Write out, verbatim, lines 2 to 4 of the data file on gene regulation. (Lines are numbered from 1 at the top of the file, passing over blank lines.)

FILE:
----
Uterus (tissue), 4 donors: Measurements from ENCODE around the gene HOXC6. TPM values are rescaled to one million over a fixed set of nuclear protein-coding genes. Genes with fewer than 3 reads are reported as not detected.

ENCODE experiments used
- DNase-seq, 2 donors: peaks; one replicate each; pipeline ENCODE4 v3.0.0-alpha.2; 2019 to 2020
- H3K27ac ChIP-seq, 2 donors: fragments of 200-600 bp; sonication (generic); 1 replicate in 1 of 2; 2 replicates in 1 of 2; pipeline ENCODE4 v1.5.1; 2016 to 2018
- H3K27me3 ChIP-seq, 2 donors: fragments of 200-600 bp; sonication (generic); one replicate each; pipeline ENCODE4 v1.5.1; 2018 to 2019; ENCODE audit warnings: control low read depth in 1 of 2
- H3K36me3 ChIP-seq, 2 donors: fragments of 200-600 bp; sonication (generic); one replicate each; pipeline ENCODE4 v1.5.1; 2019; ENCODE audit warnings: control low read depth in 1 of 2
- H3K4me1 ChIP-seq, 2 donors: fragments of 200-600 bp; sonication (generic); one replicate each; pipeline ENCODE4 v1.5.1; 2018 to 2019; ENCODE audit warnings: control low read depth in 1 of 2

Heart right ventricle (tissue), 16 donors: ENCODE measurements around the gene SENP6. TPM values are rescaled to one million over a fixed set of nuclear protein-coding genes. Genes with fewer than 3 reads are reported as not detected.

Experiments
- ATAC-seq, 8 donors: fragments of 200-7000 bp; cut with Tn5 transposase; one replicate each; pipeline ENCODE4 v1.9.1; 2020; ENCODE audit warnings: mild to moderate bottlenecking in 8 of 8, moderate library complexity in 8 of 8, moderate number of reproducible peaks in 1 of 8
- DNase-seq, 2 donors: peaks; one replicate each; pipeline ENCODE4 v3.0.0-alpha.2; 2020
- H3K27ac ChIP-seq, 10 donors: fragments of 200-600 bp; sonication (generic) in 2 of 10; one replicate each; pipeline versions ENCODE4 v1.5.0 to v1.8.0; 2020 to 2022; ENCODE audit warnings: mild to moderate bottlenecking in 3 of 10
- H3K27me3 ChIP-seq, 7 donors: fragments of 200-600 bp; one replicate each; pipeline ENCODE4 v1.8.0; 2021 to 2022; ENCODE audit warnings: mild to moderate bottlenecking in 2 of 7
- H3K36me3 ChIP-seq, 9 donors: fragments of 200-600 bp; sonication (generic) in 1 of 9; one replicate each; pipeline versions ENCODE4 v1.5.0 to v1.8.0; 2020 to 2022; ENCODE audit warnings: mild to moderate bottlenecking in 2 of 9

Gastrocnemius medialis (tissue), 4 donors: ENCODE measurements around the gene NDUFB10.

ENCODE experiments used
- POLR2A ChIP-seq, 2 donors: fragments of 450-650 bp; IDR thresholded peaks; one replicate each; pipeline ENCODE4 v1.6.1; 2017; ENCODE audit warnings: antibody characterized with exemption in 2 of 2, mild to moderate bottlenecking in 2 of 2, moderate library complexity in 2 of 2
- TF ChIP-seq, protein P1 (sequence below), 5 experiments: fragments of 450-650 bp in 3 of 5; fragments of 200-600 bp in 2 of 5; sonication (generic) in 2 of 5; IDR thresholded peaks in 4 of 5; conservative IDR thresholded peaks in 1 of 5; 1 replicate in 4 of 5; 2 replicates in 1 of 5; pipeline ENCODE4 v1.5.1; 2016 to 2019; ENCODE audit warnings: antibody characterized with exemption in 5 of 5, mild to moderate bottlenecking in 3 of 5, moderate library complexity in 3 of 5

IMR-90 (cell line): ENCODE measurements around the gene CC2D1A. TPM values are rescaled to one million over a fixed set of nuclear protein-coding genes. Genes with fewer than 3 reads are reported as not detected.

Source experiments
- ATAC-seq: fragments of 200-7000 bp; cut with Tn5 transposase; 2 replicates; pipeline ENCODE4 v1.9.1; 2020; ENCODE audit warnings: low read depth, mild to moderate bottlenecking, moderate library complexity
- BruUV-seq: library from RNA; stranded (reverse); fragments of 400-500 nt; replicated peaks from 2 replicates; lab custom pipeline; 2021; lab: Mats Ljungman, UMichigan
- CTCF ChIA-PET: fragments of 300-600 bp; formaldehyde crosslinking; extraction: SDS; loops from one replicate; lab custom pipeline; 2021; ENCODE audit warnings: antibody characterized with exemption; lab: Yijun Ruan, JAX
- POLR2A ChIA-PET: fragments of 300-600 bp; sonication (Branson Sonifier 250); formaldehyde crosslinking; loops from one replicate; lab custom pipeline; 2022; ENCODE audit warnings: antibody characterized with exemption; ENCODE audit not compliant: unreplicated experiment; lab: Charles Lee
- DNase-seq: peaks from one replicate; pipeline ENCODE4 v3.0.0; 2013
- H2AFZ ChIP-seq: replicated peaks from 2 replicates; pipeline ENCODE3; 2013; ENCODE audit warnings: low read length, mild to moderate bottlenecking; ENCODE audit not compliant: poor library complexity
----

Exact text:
ENCODE experiments used
- DNase-seq, 2 donors: peaks; one replicate each; pipeline ENCODE4 v3.0.0-alpha.2; 2019 to 2020
- H3K27ac ChIP-seq, 2 donors: fragments of 200-600 bp; sonication (generic); 1 replicate in 1 of 2; 2 replicates in 1 of 2; pipeline ENCODE4 v1.5.1; 2016 to 2018